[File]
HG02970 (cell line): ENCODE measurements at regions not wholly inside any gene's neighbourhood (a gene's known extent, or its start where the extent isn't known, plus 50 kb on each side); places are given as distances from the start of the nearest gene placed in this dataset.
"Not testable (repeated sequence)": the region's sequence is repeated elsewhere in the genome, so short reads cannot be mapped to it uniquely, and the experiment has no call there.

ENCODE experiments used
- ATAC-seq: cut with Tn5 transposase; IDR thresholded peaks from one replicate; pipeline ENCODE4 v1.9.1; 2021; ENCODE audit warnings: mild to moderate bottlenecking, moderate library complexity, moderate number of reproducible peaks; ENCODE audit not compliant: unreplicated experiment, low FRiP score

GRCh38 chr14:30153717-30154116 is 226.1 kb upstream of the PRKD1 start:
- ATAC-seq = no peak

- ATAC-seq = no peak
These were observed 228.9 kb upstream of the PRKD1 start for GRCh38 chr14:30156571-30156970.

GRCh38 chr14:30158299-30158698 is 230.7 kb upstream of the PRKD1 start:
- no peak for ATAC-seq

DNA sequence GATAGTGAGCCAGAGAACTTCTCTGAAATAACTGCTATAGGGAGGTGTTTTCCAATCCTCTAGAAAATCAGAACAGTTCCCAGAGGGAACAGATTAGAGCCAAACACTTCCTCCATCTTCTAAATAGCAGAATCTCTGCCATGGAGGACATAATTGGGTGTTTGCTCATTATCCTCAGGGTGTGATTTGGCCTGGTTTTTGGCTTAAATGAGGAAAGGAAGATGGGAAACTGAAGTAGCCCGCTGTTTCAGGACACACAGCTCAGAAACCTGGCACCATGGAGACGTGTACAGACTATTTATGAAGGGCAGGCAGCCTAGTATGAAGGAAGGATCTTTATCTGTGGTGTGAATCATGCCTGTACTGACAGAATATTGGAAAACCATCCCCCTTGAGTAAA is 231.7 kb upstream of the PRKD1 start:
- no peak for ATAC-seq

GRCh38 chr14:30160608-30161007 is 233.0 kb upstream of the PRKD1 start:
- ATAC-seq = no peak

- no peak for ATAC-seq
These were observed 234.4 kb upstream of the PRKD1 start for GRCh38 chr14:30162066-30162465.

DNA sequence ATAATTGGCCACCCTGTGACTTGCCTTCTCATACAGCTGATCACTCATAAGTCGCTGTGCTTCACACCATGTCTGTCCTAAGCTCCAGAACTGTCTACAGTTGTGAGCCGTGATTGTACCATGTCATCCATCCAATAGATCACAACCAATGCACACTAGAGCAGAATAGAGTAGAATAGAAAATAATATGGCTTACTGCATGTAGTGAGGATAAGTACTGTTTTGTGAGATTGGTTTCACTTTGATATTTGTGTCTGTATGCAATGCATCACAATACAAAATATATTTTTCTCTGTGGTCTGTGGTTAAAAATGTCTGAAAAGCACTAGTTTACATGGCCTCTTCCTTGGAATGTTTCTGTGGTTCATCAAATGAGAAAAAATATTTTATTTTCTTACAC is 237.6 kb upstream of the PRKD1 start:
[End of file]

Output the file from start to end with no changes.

HG02970 (cell line): ENCODE measurements at regions not wholly inside any gene's neighbourhood (a gene's known extent, or its start where the extent isn't known, plus 50 kb on each side); places are given as distances from the start of the nearest gene placed in this dataset.
"Not testable (repeated sequence)": the region's sequence is repeated elsewhere in the genome, so short reads cannot be mapped to it uniquely, and the experiment has no call there.

ENCODE experiments used
- ATAC-seq: cut with Tn5 transposase; IDR thresholded peaks from one replicate; pipeline ENCODE4 v1.9.1; 2021; ENCODE audit warnings: mild to moderate bottlenecking, moderate library complexity, moderate number of reproducible peaks; ENCODE audit not compliant: unreplicated experiment, low FRiP score

GRCh38 chr14:30153717-30154116 is 226.1 kb upstream of the PRKD1 start:
- ATAC-seq = no peak

- ATAC-seq = no peak
These were observed 228.9 kb upstream of the PRKD1 start for GRCh38 chr14:30156571-30156970.

GRCh38 chr14:30158299-30158698 is 230.7 kb upstream of the PRKD1 start:
- no peak for ATAC-seq

DNA sequence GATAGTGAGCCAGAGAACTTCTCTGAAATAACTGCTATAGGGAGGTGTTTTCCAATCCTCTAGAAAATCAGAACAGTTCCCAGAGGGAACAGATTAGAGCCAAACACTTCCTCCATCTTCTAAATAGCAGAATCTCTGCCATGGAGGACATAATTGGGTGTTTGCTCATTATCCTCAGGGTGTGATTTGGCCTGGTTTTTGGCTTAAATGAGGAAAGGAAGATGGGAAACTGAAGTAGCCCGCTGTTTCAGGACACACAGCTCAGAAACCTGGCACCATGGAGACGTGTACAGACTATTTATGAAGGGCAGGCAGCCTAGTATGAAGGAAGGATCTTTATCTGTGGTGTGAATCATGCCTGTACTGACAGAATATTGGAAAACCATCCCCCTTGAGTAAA is 231.7 kb upstream of the PRKD1 start:
- no peak for ATAC-seq

GRCh38 chr14:30160608-30161007 is 233.0 kb upstream of the PRKD1 start:
- ATAC-seq = no peak

- no peak for ATAC-seq
These were observed 234.4 kb upstream of the PRKD1 start for GRCh38 chr14:30162066-30162465.

DNA sequence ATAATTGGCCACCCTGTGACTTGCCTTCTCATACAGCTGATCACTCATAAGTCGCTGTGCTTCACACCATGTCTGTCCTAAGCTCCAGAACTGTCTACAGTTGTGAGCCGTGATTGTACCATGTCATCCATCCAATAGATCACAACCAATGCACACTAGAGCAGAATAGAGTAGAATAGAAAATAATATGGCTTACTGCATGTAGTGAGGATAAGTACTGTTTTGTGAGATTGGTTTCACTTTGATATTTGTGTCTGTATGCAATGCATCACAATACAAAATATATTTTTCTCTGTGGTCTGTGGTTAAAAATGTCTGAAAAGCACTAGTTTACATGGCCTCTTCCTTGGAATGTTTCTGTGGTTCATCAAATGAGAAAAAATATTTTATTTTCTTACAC is 237.6 kb upstream of the PRKD1 start: